Japan, in my subjective view
As I wrote yesterday, the Japanese economy continues to limp along at about stall speed, hugging closely to the 0% line between growth and contraction. There are several reasons for this, in my :
–an aging population
–strong social prejudice against accepting women as working professionals (meaning Japan wastes potentially half its workforce)
–strong aversion to foreigners that manifests itself as an unwillingness to allow immigration
–therefore, a shrinking workforce
–money-based politics that fiercely defends the status quo
–veneration of age as the source of wisdom, meaning that older managers can’t/won’t solicit/accept suggestions from younger, more technically competent, subordinates
–a docile electorate
the US is the same, in…
–an aging population
–lingering discrimination against women
–growing political (shoot-yourself-in-the-foot) pressure to limit immigration overall, and especially by high skilled professionals from Asia
–money-based politics that defends the status quo, seen, among other places, in failure to reform the federal tax code (Japan and the US have the highest rates in the OECD)
the US differs, in…
–having a younger population than Japan, meaning we have time to make changes–and the example of the fate of Japan to motivate us to do so
–a better record on hiring women (not a high bar, though)
–political and cultural embracing of youthful entrepreneurs and disruptive ideas
The US has younger population tan Japan and a more vigorous economy, but is carrying similar dead-weight in the forces of the status quo, typified by politics in Washington.
In the past 25 years, Japanese voters have voted on two occasions to toss the dominant Liberal Democratic Party out of office and replace it with the Democrats (formerly the Social Democrats, and the Socialists before that). Both occasions triggered bitter intra-party warfare about who should receive credit for the victory. Nothing got done, so voters quickly reselected the LDP, as the lesser of two evils.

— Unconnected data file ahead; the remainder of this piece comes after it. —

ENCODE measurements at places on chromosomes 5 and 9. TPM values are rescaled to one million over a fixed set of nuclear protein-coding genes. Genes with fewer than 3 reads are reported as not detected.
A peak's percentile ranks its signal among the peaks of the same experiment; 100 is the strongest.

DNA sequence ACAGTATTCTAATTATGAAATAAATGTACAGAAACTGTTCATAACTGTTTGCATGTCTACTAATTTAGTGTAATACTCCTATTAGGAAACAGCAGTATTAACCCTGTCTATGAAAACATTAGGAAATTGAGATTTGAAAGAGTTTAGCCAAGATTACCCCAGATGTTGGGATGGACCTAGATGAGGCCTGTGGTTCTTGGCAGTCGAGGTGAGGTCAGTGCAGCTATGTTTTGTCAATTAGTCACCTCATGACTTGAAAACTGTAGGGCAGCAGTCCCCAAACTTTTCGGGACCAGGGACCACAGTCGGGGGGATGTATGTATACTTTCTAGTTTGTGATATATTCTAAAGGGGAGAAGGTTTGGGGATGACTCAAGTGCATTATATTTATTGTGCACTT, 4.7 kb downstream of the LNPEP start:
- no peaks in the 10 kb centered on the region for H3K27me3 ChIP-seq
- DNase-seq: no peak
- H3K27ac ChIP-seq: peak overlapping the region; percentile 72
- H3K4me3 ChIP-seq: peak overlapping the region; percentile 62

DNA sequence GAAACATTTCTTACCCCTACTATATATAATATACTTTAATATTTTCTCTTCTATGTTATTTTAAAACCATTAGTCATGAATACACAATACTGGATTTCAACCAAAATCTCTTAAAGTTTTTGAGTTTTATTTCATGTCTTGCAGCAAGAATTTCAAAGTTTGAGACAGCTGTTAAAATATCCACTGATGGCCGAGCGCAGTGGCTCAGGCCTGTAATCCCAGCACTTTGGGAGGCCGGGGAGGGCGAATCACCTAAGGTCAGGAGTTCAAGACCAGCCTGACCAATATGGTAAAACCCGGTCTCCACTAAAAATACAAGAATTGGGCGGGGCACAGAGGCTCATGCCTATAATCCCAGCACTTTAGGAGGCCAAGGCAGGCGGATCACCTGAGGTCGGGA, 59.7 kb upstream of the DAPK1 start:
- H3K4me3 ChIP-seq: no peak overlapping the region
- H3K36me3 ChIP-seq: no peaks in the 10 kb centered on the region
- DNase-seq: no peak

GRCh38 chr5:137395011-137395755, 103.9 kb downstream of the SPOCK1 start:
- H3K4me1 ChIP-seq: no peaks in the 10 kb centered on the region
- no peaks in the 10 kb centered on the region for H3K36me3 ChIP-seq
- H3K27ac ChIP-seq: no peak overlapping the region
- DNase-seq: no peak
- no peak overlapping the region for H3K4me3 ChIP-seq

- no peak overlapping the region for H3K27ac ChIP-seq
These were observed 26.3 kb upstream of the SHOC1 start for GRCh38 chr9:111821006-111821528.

Hopefully, we can do better than that.
A couple of other factors which are similar between the U.S. and Japanese economies are the build-up of very high debt loads (U.S. is levered about 3.5x debt to GDP, Japan is well north of 4x) and the bursting of very large asset bubbles (Japan in 1990 and the U.S. in 2000 and the echo in 2007/2008). These two factors are related (e.g., the asset bubbles were probably the result of the excessive debt) and neither economy seems to have succesfully addressed the high debt loads. In fact, policy makers in both economies (and now in Europe and China as well) have gone to great length to avoid dealing with the high debt loads directly – perhaps in a hope that we can grow are way out of the debt burden. So far, the debt in these economies appears to be constraining growth.
Good points. Thanks.